Budget Cuts Could Pull Navy Out of The War on Drugs

U.S. Coast Guardsmen unload 3,500 pounds of cocaine in Miami March 16, 2012. The crew seized the cocaine from a 35-foot vessel in the Caribbean Sea as part of Operation Martillo. US Coast Guard Photo

U.S. Coast Guardsmen unload 3,500 pounds of cocaine in Miami March 16, 2012. The crew seized the cocaine from a 35-foot vessel in the Caribbean Sea as part of Operation Martillo. US Coast Guard Photo

U.S. Navy frigates will stop patrolling for drug runners by April because of forced sequestration budget cuts, a Navy spokesman told USNI News on Monday.

On Saturday, U.S. 4th Fleet was informed by Navy leadership it would suspend deployments of two ships—part of the Joint Interagency Task Force South’s Operation Martillo—by April because of the 1 March sequestration cuts, said the 4th Fleet’s Lt. Cmdr. Corey Barker.

“The cancellation and deferment of ship deployments to 4th Fleet is unfortunate,” Barker said. “We will remain hopeful that Congress will act so we can recover and continue those missions.”

Currently the Oliver Hazard Perry-class frigates USS Gary (FFG-51) and Thach (FFG-43) patrol the Caribbean and the eastern Pacific looking for drug runners  using either high-speed “go-fast,” boats or slow-moving, hard-to-detect drug submarine-like craft to smuggle hundreds of tons of cocaine and other drugs from South America into the United States.

With the frigates out of the picture, the amount of drugs entering the country will increase, U.S. Coast Guard Commandant Adm. Robert Papp told USNI News following Tuesday’s State of the Coast Guard address.

“We already don’t have enough surface assets down there to interdict all of the drugs that are smuggled from South America into North America,” Papp said.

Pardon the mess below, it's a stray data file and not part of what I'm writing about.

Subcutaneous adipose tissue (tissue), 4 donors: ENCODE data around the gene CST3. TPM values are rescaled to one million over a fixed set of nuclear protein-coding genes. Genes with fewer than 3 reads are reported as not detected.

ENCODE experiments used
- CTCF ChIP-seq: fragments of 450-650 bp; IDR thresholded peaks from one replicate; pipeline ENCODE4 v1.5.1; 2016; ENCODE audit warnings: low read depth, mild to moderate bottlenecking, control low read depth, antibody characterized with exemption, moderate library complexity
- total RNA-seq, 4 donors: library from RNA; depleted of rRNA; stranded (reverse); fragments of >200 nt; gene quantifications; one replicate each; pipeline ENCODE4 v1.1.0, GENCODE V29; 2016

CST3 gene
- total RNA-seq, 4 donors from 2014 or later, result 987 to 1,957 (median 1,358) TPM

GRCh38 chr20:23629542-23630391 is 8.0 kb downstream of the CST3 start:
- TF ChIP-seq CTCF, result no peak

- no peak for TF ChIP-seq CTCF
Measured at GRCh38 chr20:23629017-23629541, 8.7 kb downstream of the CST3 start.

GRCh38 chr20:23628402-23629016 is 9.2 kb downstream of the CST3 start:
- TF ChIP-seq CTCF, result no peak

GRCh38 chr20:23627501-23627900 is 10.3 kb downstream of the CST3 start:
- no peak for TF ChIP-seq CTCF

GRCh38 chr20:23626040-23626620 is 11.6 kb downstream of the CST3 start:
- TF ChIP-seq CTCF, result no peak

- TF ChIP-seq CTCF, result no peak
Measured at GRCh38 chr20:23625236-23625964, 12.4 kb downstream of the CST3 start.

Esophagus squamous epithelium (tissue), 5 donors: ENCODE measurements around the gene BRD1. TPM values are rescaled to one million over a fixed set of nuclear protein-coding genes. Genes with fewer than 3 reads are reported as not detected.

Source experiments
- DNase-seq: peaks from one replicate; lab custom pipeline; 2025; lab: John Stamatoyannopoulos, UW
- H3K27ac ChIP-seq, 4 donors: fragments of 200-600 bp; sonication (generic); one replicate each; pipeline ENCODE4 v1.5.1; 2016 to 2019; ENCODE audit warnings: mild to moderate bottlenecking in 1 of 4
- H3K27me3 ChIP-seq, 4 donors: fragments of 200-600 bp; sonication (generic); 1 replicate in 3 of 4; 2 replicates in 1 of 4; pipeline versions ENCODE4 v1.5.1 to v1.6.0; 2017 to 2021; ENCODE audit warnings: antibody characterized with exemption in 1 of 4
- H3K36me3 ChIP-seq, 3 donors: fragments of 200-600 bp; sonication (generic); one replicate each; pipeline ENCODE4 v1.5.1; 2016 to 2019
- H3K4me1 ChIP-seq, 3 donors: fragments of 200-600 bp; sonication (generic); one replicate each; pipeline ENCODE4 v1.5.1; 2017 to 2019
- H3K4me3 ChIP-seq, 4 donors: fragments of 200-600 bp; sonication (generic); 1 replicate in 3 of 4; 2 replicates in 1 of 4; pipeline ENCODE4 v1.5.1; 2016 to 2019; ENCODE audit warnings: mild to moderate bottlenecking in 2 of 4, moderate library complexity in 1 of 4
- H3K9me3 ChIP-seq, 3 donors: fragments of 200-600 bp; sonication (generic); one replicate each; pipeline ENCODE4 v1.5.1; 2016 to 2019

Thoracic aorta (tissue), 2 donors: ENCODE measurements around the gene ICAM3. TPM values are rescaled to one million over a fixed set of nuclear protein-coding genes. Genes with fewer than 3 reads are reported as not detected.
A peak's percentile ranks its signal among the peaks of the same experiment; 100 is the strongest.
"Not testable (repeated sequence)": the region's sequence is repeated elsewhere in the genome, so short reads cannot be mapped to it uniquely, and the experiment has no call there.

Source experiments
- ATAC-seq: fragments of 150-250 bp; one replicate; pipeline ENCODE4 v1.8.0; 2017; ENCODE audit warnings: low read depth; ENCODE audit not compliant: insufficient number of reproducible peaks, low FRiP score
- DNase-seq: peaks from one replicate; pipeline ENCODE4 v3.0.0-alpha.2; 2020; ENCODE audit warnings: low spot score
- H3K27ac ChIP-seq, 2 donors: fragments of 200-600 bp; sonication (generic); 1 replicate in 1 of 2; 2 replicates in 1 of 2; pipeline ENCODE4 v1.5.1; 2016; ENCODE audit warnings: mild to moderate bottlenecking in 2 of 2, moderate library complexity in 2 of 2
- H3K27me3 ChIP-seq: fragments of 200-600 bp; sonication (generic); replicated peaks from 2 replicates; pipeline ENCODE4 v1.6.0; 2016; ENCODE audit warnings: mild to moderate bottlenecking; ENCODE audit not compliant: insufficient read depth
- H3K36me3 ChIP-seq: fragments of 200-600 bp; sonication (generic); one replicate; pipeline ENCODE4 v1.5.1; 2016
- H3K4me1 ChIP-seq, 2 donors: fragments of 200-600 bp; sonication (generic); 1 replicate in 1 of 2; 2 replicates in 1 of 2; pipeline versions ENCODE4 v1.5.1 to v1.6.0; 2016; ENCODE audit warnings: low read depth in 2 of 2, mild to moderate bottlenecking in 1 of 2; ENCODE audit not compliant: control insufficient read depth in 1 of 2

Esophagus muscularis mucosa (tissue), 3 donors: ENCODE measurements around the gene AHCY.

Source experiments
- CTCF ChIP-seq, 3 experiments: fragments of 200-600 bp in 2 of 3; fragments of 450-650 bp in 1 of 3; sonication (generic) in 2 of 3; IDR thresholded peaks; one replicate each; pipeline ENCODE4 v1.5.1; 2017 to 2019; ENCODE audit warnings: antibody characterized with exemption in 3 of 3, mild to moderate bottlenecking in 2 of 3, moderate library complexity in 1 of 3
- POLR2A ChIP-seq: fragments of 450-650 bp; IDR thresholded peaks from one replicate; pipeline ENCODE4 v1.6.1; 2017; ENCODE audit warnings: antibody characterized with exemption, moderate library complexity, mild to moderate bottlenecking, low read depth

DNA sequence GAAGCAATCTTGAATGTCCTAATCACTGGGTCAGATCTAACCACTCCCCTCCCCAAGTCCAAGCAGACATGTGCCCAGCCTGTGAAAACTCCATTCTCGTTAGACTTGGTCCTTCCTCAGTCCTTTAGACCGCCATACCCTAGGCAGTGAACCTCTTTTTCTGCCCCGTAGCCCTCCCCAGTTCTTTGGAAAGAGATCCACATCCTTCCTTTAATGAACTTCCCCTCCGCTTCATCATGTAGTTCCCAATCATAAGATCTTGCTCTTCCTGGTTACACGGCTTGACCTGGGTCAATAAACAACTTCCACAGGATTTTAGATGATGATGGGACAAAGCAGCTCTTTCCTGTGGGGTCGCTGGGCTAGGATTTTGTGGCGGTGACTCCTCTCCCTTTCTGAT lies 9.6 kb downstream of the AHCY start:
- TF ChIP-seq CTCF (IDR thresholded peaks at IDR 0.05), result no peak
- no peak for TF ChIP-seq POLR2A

“If those [frigates] go, we don’t have enough platforms to put Coast Guard Law Enforcement Teams on. We would be down to the point where we would only be using Coast Guard cutters and we don’t have enough [of those] to meet the demand JIATF South has for us.”

Oliver Hazard Perry-class frigate USS Thach (FFG-43) in 2011. US Navy Photo

Oliver Hazard Perry-class frigate USS Thach (FFG-43) in 2011. US Navy Photo

Along with Coast Guard cutters, help from Navy and Air Force reconnaissance aircraft and limited international involvement, the Navy helps stop about one-third of illicit drugs bound for the United States. Ships from the U.S. Navy and other international navies host U.S. Coast Guard Law Enforcement Detachments. The LEDET teams provide ships with the legal authority to interdict suspected traffickers and make arrests as necessary.

“The other complicated thing that goes beyond the U.S. Navy [is that] Great Britain used to provide a ship down there, the Dutch used to provide a ship, the French used to provide a ship and they are all having defense budget problems now and are withdrawing from the Caribbean,” Papp said.

The Navy planned to relieve the Gary with the San Diego, Calif. -ported USS Rentz (FFG-46) in April but with the cuts, Rentz would remain pierside. The Thach entered 4th Fleet in February and could be sent back to San Diego as early as the end of March, Barker said.

“Since we started Operation Martillo on 15 January 2012, partner nations have supported 67 percent of the law-enforcement interdictions of illicit traffickers,” read a statement from JIATF South that was provided to USNI News. “We will continue to look to these partners and employ the assets we have to maximize and sustain the successes we are now realizing against illicit traffickers.”

Since its start, Operation Martillo (Spanish for hammer) has intercepted more than 145,000 kilos (160 tons) of cocaine—worth about $4 billion—125 tons of marijuana, and $3.5 million in drug money, Barker said.

Flights of Navy P-3 reconnaissance aircraft based in El Salvador will continue for now, Barker said.

The Navy faces $9 billion in budget reductions for Fiscal Year 2013 if the current sequestration cuts stand and the services faces a yearlong Continuing Resolution.

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